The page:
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THE RECALL CAMPAIGN

An Ethos Developed in the Gym

Schwarzenegger credits bodybuilding with forming his character. Extreme drive, ego, confidence and steroids are part of his past.

September 29, 2003|Mark Arax | Times Staff Writer

Bit by bit, Arnold Schwarzenegger chips away at his myth. The stories he told in the 1970s of orgies and pot smoking and cruel tricks were fantastic fibs, he now says, a way to draw attention to himself and his beloved sport of bodybuilding.

But the men who sweated beside him in those years -- fellow Mr. Olympias and Mr. Universes -- say Schwarzenegger is tidying up his past as he eyes a new crown, the California governorship. The Schwarzenegger they knew was extreme in everything, from the weights he pounded to the anabolic steroids he consumed, from the merciless tricks he played on lesser men to the women he stole from friends.

"If he wanted your girlfriend, he'd take her. If he wanted your bodybuilding crown, he'd grab that too," said Bob Delmonteque, an 84-year-old psychologist and bodybuilder whose physique has graced muscle magazines for 65 years. "Whatever it took to win and stay the center of attention, Arnold did."

Schwarzenegger, 56, still boasts about his grueling two- and three-hour workouts at the old Gold's Gym in Venice. But like many champion bodybuilders, he rarely speaks about the pharmaceutical shortcuts he took.

In his books and interviews, Schwarzenegger mostly skirts or downplays his use of steroids while conceding their health risks, which can include liver and heart damage. "I took them under a doctor's supervision once a year, six or eight weeks before competition," he told Playboy magazine in 1988. Schwarzenegger said he began taking steroids when he arrived in the U.S. at age 20 because "all you want to do is be a champion and you take what anyone else is taking."

But Schwarzenegger's old gym mates say he consumed far more muscle-building drugs over a longer period than he has acknowledged. They say Schwarzenegger told them that he began taking Dianabol, a popular steroid, at the age of 17 in Germany and routinely injected other testosterone-like substances after arriving in America in 1968.

"I was in Munich in the 1960s, and Arnold gave me my first bottle of Dianabol," said Rick Wayne, a former Mr. Universe who has chronicled bodybuilding in magazines and books. "He was 19 at the time and said he had been taking them for several years."

Without steroids, Wayne and others say, Schwarzenegger would not have surpassed his greatest rival, Sergio Oliva, the one bodybuilder who made the "Austrian Oak" look small.

On Sunday, Schwarzenegger would not respond to assertions that he relied more heavily on steroids than he has acknowledged. His spokesman, Sean Walsh, would say only that Schwarzenegger has publicly admitted using steroids at a time "when the impacts and health concerns were not well known."

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Out of the Basement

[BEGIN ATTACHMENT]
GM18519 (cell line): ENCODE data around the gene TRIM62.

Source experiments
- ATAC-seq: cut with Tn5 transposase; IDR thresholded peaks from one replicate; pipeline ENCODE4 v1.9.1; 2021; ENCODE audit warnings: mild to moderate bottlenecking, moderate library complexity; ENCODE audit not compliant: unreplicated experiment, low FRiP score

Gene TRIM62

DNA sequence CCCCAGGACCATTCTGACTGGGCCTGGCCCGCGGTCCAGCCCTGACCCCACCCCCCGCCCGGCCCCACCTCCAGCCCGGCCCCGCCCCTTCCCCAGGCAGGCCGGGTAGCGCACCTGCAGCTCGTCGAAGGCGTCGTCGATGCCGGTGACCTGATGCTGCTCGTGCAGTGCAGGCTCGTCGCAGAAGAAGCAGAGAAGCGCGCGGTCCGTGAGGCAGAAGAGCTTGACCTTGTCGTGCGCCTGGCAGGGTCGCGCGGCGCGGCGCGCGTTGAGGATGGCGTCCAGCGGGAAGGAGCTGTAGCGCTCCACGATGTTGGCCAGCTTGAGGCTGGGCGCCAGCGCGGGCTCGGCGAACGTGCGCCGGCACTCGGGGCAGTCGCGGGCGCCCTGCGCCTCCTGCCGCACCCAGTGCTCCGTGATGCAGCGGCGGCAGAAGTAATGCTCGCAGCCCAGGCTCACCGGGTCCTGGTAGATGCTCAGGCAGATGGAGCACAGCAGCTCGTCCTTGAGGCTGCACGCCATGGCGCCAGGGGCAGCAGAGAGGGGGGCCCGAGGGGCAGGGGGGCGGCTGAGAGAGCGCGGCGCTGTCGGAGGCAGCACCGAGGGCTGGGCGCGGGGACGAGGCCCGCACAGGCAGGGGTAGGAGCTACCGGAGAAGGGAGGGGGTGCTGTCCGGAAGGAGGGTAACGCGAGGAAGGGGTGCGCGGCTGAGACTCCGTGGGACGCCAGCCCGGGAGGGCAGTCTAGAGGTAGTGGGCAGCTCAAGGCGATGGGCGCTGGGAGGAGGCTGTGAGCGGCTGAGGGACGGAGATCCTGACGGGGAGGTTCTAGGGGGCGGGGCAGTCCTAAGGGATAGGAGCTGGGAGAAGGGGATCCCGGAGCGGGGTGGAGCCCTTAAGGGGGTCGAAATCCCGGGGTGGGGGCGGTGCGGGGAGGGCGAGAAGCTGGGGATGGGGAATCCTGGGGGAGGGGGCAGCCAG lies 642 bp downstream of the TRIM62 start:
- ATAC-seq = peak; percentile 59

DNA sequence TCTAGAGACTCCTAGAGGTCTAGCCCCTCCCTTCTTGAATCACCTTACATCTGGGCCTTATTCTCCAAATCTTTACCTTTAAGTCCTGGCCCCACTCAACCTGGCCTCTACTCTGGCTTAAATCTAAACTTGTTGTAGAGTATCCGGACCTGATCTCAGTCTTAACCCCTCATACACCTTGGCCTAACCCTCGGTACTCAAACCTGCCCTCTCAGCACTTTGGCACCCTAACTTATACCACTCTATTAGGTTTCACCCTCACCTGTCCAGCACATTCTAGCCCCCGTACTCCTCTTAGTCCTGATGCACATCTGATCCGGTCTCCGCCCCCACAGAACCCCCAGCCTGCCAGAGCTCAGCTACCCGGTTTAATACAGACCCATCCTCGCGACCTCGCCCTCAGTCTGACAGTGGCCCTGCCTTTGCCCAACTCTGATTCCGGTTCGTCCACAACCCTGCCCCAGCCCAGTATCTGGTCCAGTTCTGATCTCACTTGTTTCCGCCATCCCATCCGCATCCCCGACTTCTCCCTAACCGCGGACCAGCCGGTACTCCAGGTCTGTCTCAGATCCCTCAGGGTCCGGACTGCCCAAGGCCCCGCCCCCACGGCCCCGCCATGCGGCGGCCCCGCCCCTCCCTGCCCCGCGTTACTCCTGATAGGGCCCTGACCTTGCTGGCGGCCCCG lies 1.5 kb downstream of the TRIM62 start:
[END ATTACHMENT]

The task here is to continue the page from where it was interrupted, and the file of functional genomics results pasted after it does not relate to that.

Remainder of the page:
From 1970 to 1980, Schwarzenegger won seven Mr. Olympia titles, the last one decided by judges who were his business partners and close friends -- a contest that to this day stirs heated debate. More than anyone, he took lifting weights out of the basement of the local Y and turned it into an integral part of America's fitness craze.

Back in those early years, Schwarzenegger could take over a room with his heft and humor, his former gym partners say. But often he could be mean-spirited. According to several of those workout partners, Schwarzenegger played a particularly cruel joke on his now-deceased bodybuilding friend Don Peters.

At the time, Schwarzenegger was single and made no secret of his attraction to Peters' girlfriend, a beauty contest winner. One day after a fight with Peters, the girlfriend went home with Schwarzenegger. That night, Schwarzenegger told her he needed a favor. Would she mind calling his lawyer to reschedule an appointment? Schwarzenegger dialed the number, but it wasn't to the lawyer's house, according to several bodybuilders familiar with the incident. Instead, he had phoned Peters.

It took only a moment for the ruse to become clear. As Peters and his girlfriend discovered each other's voices, Schwarzenegger shouted into the phone. "I just [made love to] her. I just [made love to] her," recalled Gene Mozee, a bodybuilder and muscle magazine editor who was friends with both men.

"Peters drove over and banged on Arnold's door, but he wouldn't answer," Mozee said. "All he heard was Arnold laughing."

Mozee said that Schwarzenegger told him the story and that he confirmed it through Peters. When contacted by The Times, the old girlfriend said she did not want to discuss the past.

As for Schwarzenegger, he could not recall the specific incident, according to spokesman Walsh. "Don and Arnold were longtime friends, and there was no conflict between them about any of the women the two men dated," Walsh said.

Sometimes, Schwarzenegger enjoyed disgracing his targets in full public view, veteran bodybuilders said. Gold's Gym regular Norman Williams recalled the time an earnest young man walked in seeking advice from his hero. No matter how hard he worked, he told Schwarzenegger, his muscles wouldn't grow.

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